The UK economy grew by 1.3% between July and September, according to the Office for National Statistics (ONS).
It’s a slowdown from the second quarter, when many Covid restrictions were lifted.
The third-quarter expansion was slightly weaker than expected, despite higher consumer spending, according to the ONS.
The ONS, on the other hand, noted signs that supply chain issues were impeding growth.
ONS chief economist Grant Fitzner said a rush by home buyers to close deals before the stamp duty holiday expired had aided growth.
“However, these were partially offset by falls in both car production and sales.”
“Notably,” he said, “business investment remained significantly lower than pre-pandemic levels in the three months to September.”
According to the ONS, the UK economy is still 2.1 percent smaller than it was in the final three months of 2019, prior to the coronavirus pandemic.
According to the ONS, the economy expanded by 0.6 percent on a monthly basis in September.
Chancellor Rishi Sunak insisted that the latest figures demonstrated that his economic policies were effective.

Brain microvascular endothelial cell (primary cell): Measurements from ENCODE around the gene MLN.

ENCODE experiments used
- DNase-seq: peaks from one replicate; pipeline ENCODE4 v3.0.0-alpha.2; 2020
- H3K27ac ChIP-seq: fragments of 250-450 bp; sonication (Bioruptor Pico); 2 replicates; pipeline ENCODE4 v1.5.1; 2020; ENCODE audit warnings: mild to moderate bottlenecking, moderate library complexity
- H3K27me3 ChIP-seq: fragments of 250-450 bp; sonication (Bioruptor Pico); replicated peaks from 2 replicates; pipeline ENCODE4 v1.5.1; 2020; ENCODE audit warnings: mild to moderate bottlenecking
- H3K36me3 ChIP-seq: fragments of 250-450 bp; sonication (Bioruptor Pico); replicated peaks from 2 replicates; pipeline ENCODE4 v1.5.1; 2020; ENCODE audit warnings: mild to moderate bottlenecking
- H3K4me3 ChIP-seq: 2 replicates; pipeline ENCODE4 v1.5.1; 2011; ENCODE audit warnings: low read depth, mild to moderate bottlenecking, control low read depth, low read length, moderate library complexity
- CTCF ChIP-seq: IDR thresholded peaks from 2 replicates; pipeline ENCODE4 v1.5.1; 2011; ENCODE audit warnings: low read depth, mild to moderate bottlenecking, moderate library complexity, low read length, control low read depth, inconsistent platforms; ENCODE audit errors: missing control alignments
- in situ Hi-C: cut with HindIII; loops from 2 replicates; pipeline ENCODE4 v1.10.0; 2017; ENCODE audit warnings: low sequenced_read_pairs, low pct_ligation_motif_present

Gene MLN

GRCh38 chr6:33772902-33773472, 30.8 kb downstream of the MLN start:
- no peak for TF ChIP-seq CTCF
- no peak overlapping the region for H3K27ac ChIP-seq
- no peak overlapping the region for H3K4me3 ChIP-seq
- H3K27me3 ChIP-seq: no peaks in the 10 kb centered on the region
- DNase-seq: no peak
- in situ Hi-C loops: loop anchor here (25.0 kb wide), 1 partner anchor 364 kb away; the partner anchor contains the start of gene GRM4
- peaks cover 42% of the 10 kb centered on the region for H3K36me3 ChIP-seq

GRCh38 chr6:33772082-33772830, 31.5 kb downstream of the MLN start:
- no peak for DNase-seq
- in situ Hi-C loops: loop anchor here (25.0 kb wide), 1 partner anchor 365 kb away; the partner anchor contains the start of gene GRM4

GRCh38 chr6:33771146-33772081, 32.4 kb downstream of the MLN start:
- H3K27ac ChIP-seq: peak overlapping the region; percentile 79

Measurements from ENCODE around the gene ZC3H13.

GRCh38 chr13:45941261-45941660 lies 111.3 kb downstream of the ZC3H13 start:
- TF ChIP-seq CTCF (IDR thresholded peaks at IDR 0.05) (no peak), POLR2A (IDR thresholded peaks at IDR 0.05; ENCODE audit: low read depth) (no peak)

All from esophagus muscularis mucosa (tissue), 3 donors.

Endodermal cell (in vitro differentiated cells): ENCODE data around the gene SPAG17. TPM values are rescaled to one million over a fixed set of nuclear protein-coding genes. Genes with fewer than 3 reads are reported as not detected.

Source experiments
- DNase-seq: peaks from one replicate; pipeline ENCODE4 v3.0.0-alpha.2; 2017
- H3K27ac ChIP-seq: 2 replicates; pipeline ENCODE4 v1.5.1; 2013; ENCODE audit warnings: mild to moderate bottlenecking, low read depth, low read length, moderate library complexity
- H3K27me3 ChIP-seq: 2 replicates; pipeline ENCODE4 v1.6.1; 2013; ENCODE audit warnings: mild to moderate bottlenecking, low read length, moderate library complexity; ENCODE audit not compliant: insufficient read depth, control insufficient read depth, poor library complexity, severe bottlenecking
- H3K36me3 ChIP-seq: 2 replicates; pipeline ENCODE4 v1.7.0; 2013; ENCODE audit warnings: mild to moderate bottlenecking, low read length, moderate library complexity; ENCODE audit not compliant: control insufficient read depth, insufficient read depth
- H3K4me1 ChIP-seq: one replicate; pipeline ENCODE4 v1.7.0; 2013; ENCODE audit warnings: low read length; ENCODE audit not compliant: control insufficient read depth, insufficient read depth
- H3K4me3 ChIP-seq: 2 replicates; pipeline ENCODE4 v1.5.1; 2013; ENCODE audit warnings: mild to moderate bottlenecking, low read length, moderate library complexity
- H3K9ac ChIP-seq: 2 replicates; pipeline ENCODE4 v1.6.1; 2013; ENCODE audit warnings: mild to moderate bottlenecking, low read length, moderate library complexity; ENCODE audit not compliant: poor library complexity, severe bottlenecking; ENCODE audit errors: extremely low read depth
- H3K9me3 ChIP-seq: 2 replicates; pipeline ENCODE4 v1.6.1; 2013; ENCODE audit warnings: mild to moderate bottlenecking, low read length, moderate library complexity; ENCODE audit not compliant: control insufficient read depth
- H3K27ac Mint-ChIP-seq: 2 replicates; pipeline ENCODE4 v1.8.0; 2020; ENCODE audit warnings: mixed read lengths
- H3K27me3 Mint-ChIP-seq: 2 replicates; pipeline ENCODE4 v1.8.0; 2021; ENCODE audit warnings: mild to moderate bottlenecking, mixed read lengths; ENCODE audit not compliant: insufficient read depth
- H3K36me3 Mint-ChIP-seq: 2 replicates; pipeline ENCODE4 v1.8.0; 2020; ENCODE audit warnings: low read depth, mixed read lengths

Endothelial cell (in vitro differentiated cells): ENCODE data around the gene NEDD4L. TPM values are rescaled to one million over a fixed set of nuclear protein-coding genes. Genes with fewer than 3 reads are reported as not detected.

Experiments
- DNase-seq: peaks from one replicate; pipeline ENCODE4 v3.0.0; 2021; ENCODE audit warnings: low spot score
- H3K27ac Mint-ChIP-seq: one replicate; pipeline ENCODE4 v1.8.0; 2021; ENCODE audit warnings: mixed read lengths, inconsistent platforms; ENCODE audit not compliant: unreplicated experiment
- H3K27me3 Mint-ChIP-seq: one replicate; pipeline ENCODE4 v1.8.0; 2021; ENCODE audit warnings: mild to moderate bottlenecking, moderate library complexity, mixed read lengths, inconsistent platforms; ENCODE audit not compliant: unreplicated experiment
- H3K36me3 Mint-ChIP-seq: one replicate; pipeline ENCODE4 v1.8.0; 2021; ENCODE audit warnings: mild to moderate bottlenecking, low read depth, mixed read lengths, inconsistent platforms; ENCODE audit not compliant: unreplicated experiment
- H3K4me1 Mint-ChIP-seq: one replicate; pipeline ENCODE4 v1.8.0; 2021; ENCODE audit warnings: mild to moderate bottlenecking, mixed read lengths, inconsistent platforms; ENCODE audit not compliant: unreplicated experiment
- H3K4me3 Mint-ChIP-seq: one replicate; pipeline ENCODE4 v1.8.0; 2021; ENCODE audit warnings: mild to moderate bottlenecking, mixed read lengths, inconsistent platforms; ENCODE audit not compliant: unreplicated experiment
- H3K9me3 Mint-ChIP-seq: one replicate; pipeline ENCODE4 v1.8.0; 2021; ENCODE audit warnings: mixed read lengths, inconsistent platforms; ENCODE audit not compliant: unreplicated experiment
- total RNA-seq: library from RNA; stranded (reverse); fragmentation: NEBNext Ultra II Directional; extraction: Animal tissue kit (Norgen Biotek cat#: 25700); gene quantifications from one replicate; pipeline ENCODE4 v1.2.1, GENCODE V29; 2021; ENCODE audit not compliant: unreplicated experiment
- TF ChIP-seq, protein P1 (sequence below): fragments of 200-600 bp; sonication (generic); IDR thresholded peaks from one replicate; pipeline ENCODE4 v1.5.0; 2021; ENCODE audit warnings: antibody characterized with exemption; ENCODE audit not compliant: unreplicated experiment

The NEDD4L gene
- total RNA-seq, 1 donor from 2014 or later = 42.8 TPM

“The economy is still recovering from Covid, and thanks to programmes like furlough, the unemployment rate has dropped for eight months in a row, and we’re expected to have the fastest growth in the G7 this year,” he said.
Some business leaders, however, were more cautious, with Suren Thiru, head of economics at the British Chambers of Commerce, predicting that the UK economy will “only likely return to its pre-pandemic level next year, trailing many of our international competitors.”
“Although monthly output rebounded through the quarter from July’s contraction,” he said, “this is more likely to reflect a temporary boost from restrictions easing, rather than a meaningful improvement in the UK’s underlying growth trajectory.”